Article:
Spider-Man Redux

In the years and months before The Amazing Spider-Man, the question wasn’t, as it has been with so many comic book movies in the past, “Will it be good?” Instead, the question was the much more daunting “Why?”

We live in an age where successful media is almost immediately cannibalized and turned into other, derivative media, but even so, the reboot of the Spider-Man franchise seemed rather artistically crass. Though it in effect aped the Hulk franchise in rebooting the story five years after the last movie (10 years after the first movie for Spider-Man), it did so with a much-loved film series, essentially not pausing to take a breath when plans for original trilogy director Sam Raimi’s “Spider-Man 4” fell through.

It’s only been in the last couple of weeks, as advance looks began rolling in for the film, that the discussion teetered back over toward the film’s quality, rather than the need for its existence.

In a way, those two discussions are necessarily intertwined. Since “Amazing” retells the origin story of our friendly neighborhood wallcrawler, it’s nigh impossible not to draw comparisons between the 2012 and 2002 flicks (and, by extension, the 2002 film’s sequels).

But before we get to that, how was the movie on its own merits? Pretty good, I think. Though this is only the second film I’ve seen with Andrew Garfield in it, you could put this on display along with “The Social Network” as an example of a young star on the rise. Garfield embodies the teenaged-again Peter Parker with a nerd chic and slight social misanthropy that’s very believably high school, firmly positioning the movie as a coming-of-age story that’s perhaps a little more realistic than the first movie’s more faithful origin retelling.

But there it is; I’ve already compared it to the originals. OK, I’ll keep forging ahead here.

Parker’s “Amazing” origin involves secret scientific research that ties in with his now-dead (or are they?) parents, his father’s former employer Oscorp (owned by Green-Goblin-to-be Norman Osborn) and the latest film’s villain: Dr. Curt Conners (Rhys Ifans), aka the Lizard, a former colleague of Peter’s dad whose experiments to regrow his amputated arm go awry.

Though rounded out by solid writing and a winning cast (including Emma Stone, Dennis Leary, Martin Sheen and Sally Field), the film’s beginnings are a bit slow, perhaps because we saw a story hitting many of these perfunctory beats 10 years ago (boy bit by spider, boy embarrassingly learns he has spider powers, boy learns that jumping off skyscrapers is freaking awesome). However, the film really starts cooking in the second hour, when Peter finally puts on the suit and starts cracking wise like his comic book counterpart. The fight dialogue is snappy, the actors have good chemistry, and the fight scenes have a unique parkour (and sometimes first person) sensibility that looks pretty good in 3D. A highlight of the movie is the romance between Peter and Gwen Stacy (Stone), which is played as a sweet infatuation that could develop into something more.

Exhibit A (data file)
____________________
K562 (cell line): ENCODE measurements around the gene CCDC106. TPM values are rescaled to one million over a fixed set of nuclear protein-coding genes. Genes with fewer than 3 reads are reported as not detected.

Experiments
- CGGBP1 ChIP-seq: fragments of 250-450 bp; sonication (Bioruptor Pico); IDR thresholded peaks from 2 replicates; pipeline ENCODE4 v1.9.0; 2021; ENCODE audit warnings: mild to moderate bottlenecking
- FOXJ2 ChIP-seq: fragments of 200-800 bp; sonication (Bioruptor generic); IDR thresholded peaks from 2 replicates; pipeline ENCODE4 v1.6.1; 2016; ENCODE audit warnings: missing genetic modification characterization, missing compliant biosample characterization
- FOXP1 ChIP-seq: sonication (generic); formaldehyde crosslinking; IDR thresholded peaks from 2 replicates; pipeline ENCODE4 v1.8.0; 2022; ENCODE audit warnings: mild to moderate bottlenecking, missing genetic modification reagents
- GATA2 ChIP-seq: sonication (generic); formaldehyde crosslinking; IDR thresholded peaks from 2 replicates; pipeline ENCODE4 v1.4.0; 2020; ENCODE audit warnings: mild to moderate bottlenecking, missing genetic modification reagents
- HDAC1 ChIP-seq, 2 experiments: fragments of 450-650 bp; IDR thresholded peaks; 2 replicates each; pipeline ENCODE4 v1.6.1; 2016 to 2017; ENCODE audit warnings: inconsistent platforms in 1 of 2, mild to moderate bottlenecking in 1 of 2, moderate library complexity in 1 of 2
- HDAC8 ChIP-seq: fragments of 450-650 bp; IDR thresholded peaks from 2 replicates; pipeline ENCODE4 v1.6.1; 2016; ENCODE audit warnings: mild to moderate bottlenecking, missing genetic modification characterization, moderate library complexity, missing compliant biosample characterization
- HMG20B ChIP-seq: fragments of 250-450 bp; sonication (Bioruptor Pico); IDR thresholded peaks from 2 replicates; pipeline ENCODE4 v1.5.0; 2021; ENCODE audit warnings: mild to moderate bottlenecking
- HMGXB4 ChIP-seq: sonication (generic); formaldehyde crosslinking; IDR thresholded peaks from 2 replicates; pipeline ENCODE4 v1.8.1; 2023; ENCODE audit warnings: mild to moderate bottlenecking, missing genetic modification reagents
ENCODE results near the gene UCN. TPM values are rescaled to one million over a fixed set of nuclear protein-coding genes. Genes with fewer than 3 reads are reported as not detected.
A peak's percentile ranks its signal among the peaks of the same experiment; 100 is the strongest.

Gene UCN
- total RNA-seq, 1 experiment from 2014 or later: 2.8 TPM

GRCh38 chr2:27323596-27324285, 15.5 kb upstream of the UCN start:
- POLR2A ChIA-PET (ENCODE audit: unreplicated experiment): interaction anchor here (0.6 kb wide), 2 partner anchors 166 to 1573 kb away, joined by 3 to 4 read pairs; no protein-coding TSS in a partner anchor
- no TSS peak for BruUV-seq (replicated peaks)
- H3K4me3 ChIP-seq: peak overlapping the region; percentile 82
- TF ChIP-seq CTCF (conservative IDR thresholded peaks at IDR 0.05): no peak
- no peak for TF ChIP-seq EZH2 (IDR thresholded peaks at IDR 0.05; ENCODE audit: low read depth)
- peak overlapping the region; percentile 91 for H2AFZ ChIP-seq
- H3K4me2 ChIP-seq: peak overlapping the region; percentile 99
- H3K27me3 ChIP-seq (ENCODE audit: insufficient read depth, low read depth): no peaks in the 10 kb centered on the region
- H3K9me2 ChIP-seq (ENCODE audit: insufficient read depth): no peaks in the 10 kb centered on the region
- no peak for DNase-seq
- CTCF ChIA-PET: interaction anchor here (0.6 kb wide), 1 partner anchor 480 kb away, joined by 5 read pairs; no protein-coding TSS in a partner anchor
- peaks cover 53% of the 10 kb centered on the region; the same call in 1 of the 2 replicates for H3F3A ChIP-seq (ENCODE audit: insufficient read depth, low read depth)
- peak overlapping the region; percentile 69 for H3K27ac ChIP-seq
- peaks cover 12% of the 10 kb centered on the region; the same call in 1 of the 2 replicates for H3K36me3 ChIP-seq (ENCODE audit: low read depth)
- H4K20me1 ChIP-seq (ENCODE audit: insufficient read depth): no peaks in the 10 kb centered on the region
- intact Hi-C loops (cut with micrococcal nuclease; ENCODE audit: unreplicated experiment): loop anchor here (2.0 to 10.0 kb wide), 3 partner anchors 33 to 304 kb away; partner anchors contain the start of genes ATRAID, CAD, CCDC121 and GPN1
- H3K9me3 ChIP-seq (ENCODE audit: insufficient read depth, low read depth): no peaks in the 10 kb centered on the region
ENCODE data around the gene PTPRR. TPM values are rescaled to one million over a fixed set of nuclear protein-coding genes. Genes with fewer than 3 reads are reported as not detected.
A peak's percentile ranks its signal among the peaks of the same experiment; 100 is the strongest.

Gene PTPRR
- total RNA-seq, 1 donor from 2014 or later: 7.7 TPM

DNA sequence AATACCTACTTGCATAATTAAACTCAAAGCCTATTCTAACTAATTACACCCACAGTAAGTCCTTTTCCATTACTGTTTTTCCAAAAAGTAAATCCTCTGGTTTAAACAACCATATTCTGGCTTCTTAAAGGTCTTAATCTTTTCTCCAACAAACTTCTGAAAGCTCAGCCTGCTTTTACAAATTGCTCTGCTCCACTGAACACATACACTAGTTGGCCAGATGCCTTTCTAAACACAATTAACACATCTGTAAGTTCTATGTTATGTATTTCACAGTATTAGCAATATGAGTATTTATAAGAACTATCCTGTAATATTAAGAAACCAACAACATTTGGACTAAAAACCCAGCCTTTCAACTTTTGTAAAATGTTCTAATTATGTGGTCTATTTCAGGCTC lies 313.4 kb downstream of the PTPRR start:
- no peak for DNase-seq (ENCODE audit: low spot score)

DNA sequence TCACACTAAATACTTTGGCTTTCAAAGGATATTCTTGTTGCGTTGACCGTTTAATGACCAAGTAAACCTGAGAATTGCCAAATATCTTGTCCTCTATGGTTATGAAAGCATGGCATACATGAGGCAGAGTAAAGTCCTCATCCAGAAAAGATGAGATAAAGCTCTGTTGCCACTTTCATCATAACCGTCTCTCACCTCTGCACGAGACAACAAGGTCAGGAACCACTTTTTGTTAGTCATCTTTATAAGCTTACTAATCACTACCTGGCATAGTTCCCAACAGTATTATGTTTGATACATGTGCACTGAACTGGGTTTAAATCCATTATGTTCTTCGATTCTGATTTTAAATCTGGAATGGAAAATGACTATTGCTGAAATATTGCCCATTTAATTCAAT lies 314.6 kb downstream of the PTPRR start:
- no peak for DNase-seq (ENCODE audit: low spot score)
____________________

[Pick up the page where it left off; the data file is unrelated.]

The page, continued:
At this point, I can’t keep “Amazing’s” predecessors out of the picture any longer. The original films’ specters loom large over the production, largely because they themselves created such an indelible vision and influenced much of the genre that has come out since.

By and large, “Amazing” has a better cast, better dialogue, and much less annoying angst and hysterical screaming. I might also give the edge to its action scenes, though the original trilogy had great ones in spades as well (see: “S2’s” bank robbery/train stopping sequence). “Amazing’s” villain isn’t as good as most of the trilogy’s rogues, with far less nuance than characters like Doc Ock or Sandman and with perhaps a less talented actor than Willem Dafoe or Alfred Molina, though Ifans does his level best with the material.

Perhaps the greatest advantage “Amazing” has is the aforementioned Gwen/Peter relationship, which is much more natural and less tortured than the myriad of too-serious encounters between Tobey Maguire’s Peter and Kirsten Dunst’s Mary Jane Watson. When the movie was over, I wanted to see more of them as they attempted to navigate the trials of Spider-Man together.

But I couldn’t shake the feeling that I had seen much of this before. As the film’s origin story played out, I kept waiting for the story beats I knew to be coming, wondering how different they’d be from their predecessors. When the Lizard engages in some inner dialogue in his underground lab, I couldn’t stop thinking about the Green Goblin’s similar scenes in the original film. It’s not “Amazing’s” fault that it’s adapting from the same source material as the original movies, but to make that adaptation so soon after a well-known cinematic offering of the same material can only do it harm.

In the end, “Amazing Spider-Man” is a very good comic book movie. I liked it, and if you like comic book movies, you’ll probably like it too. As a movie, it’s not as good as Raimi’s masterful “Spider-Man 2,” a brighter film that makes great use of the dorky and put-upon Maguire and the monster with a heart of gold that is Doc Ock, but it ranks well above the trilogy’s final entry, where the cast and angst got too bloated for anyone’s good.

On its own merits, “Amazing” is probably about as good ­or maybe a little better than Spidey’s first cinematic origin story. That puts it in good company, but it may not be enough. While the current incarnation of the Spider-Man franchise will almost assuredly live on, its first film’s release date means it may take several more years before it can be seen without the shadow of its cinematic forebears. That’s too bad, but Sony Pictures has no one to blame but itself.

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